The filibuster rules requiring that any party with the majority in the senate would need 60 out of 100 votes to bypass a filibuster, is what protects the minority party's rights and stops any one political party from jamming their own agenda through the Senate.
Dodd, who has served in the Senate since 1981 and is the sixth most senior Democrat in the chamber, rejected some colleagues' efforts to diminish or eliminate filibuster rules, which have turned into a de-facto threshold of 60 votes needed to get anything done in the Senate.
"I totally oppose the idea of changing filibuster rules," Dodd said during an appearance on MSNBC. "That's foolish, in my view."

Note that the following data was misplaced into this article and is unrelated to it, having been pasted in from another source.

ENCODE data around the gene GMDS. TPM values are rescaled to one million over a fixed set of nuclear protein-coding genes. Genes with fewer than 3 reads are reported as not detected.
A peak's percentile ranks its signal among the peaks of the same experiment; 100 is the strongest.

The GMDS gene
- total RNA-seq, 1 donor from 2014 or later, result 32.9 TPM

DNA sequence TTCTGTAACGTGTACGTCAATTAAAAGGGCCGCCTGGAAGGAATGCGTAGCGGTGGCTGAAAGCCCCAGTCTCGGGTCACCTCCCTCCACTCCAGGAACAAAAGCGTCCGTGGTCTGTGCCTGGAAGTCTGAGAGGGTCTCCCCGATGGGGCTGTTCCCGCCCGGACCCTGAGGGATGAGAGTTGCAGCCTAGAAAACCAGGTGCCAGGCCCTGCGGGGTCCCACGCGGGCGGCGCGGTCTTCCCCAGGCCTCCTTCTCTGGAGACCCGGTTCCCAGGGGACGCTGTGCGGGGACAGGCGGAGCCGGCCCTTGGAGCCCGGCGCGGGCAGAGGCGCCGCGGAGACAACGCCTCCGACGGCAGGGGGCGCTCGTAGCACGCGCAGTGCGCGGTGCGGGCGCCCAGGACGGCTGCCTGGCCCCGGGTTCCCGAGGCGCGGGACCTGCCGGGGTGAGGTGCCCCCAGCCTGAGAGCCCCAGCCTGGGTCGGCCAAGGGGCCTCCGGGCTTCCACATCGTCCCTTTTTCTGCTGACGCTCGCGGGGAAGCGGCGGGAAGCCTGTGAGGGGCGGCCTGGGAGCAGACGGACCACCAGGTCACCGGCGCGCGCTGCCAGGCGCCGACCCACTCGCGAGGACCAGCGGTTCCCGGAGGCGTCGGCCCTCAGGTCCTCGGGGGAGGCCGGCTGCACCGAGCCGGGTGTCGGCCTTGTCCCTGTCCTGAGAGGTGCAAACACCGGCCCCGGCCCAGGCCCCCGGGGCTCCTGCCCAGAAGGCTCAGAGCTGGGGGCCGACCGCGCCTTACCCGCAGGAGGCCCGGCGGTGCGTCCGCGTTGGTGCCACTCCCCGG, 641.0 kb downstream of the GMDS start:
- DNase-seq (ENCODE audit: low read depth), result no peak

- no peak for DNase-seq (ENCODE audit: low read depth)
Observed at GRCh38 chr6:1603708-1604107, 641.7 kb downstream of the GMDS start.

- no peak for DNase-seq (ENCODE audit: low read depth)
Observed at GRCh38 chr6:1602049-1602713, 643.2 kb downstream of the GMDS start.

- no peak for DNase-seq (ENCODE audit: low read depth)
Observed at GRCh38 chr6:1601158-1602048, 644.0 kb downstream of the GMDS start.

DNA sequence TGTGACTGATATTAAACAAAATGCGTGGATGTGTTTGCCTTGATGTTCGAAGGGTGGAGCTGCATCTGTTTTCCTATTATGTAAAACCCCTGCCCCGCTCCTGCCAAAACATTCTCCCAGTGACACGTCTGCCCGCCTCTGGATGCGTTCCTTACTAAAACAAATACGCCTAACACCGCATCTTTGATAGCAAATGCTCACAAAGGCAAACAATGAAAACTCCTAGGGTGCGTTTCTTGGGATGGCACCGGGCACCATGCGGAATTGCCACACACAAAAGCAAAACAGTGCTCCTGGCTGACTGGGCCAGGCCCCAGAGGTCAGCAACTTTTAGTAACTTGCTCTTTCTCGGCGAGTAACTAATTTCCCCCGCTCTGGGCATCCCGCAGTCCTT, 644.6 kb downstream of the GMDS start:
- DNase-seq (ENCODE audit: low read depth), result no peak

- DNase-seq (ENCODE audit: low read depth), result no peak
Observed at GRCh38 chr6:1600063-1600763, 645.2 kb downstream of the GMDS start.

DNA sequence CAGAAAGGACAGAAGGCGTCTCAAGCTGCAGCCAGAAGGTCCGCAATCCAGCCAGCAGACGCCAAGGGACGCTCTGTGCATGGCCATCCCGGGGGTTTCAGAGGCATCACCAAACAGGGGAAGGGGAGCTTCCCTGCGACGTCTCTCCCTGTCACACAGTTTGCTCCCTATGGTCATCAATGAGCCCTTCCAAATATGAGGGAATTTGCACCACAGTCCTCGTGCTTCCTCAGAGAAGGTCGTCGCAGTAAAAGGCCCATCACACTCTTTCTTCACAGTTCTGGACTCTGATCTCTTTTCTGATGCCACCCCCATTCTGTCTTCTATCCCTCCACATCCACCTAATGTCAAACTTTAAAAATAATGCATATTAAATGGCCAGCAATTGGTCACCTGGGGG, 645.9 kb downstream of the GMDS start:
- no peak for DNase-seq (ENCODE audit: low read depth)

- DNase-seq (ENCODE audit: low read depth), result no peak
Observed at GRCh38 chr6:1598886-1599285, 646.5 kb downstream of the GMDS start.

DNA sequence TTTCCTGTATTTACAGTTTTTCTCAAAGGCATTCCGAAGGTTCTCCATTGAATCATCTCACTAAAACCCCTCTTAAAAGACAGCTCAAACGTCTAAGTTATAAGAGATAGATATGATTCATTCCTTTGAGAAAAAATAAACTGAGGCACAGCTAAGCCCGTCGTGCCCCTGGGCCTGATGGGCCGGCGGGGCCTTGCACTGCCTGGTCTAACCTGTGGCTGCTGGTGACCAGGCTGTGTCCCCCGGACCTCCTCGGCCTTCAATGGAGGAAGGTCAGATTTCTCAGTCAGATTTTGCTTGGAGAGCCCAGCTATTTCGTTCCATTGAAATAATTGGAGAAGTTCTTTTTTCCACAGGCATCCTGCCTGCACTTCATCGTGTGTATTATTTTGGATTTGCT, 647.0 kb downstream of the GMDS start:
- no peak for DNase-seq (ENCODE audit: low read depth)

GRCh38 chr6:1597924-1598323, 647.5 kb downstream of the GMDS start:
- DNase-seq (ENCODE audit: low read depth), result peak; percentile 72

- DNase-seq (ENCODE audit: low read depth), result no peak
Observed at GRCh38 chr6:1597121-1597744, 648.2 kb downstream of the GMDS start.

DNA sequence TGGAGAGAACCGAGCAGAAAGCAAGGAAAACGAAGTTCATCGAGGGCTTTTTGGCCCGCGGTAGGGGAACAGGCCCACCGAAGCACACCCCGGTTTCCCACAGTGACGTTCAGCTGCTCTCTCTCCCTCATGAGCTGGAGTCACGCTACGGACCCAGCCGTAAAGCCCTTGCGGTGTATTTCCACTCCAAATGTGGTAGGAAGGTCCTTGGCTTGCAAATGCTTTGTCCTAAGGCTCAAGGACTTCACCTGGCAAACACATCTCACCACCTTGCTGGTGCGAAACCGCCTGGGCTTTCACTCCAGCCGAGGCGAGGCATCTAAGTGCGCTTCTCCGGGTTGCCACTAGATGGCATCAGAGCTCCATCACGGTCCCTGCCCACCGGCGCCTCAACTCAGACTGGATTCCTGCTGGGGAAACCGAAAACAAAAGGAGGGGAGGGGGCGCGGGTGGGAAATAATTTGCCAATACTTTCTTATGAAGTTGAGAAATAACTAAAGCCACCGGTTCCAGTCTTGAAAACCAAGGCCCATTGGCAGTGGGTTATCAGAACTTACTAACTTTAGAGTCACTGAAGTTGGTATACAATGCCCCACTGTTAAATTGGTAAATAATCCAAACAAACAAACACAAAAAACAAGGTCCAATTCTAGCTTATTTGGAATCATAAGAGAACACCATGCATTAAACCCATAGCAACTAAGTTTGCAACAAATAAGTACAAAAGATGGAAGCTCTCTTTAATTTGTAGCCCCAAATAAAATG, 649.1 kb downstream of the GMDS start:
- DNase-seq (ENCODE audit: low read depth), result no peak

I didn't agree when the Republicans wanted to change those very same rules and my disagreement was for the same reasons.
What Democrats need to remember is that November 2010 elections are coming up and all handicappers and projections are showing that Republicans are going to take double digit seats in the House and probably pick up quite a few in the Senate.
Should Republicans take the majority of the Senate, a long shot but becoming a distinct possibility, then Democrats would be cutting their own throats if they even attempted to pass the measure that Tom Harkin (Iowa) and Jeanne Shaheen (N.H.) have proposed to change the filibuster rules.
The filibuster rules stop any one party from running rampant. Be in Republicans when they had the majority or Democrats now that they have it.
I would add the phrase short sighted to Dodd's "foolish" comment, to anyone that think changing the rules simply because they aren't convenient for you now, is a good idea.